|© 2016 Black Swan Telecom Journal||•||protecting and growing a robust communications business||• a service of|
|Email a colleague|
Join us in building a lively on-line community in support of the telecom business assurance profession.
“Business assurance” is a wrapper term that draws a circle around the widely dispersed practice of using business controls, workflows and data marts to check for retail or enterprise billing/ordering errors, fraud issues, security holes, inter-carrier or partner billing problems, and a host of operational problems and opportunities.
Business assurance is a rallying cry for champions of operational excellence. While our primary mission will be to promote the careers and enhance the knowledge of business assurance pros, a vital secondary mission is to infuse a “business assurance culture” across communications organizations — from board room executives to call center agents.
Business assurance pros work for many telecom departments and the brainpower is supplied by both telco employees and virtual employees such as consultants and outsourced experts. Their job titles stretch far beyond the boundary of revenue assurance and fraud departments. If the mission of business assurance is to audit operations, analyze problems, and improve processes, that could take you into all sorts of places -- the call center, margin analysis, cybersecurity, to mention just a few.
So that’s where business assurance is at today. It’s a diverse group of experts unified by a broad knowledge of telecom processes and a skill for manipulating diverse data sets to protect the enterprise, grow the business, or get to the root of critical issues.
TRI has just completed a 635-page research report on the business assurance market and state of the practice. We predict in that report that business assurance will continue to grow in importance. We see it expanding into many new directions, particularly as the communications business becomes more complex and partner/outsource-friendly in the years ahead.
“Business Assurance Journal” would have been an obvious title for this new magazine. Trouble is: that title is about as exciting as standing in line at a government office.
We took our name from the New York Times best-selling book, The Black Swan; written by Nassim Nicholas Taleb. The book is a fascinating account of how people constantly misread data, let statistics fool them, and settle for over-simplified explanations that gloss over key nuances.
In 16th century England, sighting a “black swan” was considered an impossible event until Dutch explorers confirmed the existence of black swans in Western Australia around 1697. In the book, Taleb defines a black swan as a highly improbable event that has a massive impact. Japan’s deadly 2011 tsunami is a negative black swan. The meteoric rise of Apple’s iPhone and the telecom service that accompanied it are positive black swans.
We think the Black Swan name is a good metaphor for business assurance — the practice of analyzing/leveraging operational data and knowledge to benefit the business.
White swans can be thought of as the expected events and well-functioning systems that allow a business to glide smoothly across the lake. Black swans, meanwhile, are the data anomalies and hard-to-discover facts that can impact the business for both good or bad.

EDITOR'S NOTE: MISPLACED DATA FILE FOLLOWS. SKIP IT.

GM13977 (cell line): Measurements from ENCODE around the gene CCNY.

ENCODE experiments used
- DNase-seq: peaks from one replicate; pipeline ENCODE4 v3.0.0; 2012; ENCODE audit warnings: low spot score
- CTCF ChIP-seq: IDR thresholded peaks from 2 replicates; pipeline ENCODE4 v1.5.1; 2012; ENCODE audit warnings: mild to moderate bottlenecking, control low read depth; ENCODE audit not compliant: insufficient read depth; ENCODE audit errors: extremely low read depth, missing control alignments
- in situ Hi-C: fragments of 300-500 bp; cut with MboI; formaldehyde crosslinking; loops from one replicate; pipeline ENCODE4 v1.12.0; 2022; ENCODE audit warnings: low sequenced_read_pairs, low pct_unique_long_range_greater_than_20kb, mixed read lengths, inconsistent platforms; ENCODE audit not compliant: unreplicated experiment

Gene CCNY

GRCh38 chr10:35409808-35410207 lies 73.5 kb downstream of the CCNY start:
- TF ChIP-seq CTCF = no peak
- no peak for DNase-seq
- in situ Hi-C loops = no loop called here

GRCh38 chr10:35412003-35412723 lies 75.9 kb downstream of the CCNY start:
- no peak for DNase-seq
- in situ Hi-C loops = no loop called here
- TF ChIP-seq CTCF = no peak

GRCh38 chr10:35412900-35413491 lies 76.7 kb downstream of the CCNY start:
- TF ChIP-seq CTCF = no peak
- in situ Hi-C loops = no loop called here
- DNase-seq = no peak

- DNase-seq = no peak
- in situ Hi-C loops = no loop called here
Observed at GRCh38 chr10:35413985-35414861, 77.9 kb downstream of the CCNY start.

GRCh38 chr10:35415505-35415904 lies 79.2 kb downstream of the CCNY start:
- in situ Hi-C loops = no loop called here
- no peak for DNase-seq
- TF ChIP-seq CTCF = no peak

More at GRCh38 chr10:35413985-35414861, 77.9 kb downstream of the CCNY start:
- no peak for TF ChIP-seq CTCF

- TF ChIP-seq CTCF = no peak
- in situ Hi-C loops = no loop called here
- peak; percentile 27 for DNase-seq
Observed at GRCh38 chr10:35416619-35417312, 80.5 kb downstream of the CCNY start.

On the negative side are the system glitches, errant CDRs, outdated processes, inside fraudsters, malicious botnets, and other unseen icebergs that can sink the business. But there are positive black swans to exploit as well: low cost/high profit services like SMS and IN, breakthrough decision-making techniques, unexpected pockets of opportunity, and calculated risk-taking.
The “Lake of Telecom Tranquility” diagram above shows some of the key subject areas we will explore in the months and years ahead. Our mission will be buttressed by the motto: “Protecting and growing a robust communications business.” The best telecom businesses are not fly-by-night concerns, but “robust” operators who measure their risks, correct operational shortcomings, and seize opportunities so they can deliver value over many years.
The big publishers have shied away from creating a dedicated zine on business assurance because they consider the audience to be too small. But that’s not how we see it. Business assurance may be a small solutions market, but it’s a highly strategic practice within any communications business. It’s an area that more executives need to pay attention to because the issues we worry about get to the heart of managing the telecom enterprise.
The articles you see on the site as we launch the magazine are just the beginning. In addition to delivering a steady stream of great articles, we will eventually post white papers, book reviews, an events calendar, surveys, and other features that will bring the business assurance community together.
So I reach out to you and ask: what area of knowledge can you contribute to the business assurance profession through this forum? Is there a company case study that others would appreciate hearing about? Is there some facet of your day-to-day activity as a business assurance analyst, consultant, or manager that you are willing to share?
We’re here to help. We are skilled at turning a 30 minute rolling discussion into an interesting article. If you supply the expertise, Black Swan can make you sound good in “print”. And as you contribute something valuable to this community, you also enhance your our professional stature and advance your career goals.
Pease contact me personally. I look forward to working with you.
The best way to reach us is by email. Here is our contact information:
Copyright 2012 Black Swan Telecom Journal